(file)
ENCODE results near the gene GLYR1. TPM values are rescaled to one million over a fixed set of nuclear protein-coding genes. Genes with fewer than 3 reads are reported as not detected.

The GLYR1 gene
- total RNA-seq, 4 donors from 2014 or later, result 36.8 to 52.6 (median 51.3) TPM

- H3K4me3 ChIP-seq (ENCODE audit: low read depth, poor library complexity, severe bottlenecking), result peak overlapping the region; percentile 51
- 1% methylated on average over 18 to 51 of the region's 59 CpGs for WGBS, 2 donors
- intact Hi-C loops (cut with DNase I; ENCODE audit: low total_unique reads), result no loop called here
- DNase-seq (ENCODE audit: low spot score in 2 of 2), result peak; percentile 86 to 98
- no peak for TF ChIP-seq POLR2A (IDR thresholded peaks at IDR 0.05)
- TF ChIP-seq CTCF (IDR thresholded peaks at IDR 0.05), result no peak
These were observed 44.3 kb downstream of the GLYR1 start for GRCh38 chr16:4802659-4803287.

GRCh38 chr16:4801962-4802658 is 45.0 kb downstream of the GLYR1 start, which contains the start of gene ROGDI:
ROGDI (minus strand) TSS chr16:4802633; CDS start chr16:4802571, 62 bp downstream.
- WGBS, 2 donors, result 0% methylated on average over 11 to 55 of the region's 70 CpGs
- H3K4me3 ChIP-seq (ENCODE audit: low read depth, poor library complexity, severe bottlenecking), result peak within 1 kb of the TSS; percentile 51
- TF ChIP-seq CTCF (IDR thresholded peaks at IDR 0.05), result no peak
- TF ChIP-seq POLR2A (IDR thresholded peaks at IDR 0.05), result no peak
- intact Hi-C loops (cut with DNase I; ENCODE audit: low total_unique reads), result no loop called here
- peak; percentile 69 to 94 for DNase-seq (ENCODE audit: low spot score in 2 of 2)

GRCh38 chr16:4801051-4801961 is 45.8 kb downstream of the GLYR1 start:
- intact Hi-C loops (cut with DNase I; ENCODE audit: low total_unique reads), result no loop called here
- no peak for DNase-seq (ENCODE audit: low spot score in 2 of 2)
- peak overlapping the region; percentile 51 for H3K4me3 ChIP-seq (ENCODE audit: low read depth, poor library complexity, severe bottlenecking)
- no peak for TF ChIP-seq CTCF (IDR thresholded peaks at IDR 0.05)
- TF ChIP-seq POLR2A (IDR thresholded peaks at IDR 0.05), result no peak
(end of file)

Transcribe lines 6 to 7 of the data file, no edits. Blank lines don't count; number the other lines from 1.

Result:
- intact Hi-C loops (cut with DNase I; ENCODE audit: low total_unique reads), result no loop called here
- DNase-seq (ENCODE audit: low spot score in 2 of 2), result peak; percentile 86 to 98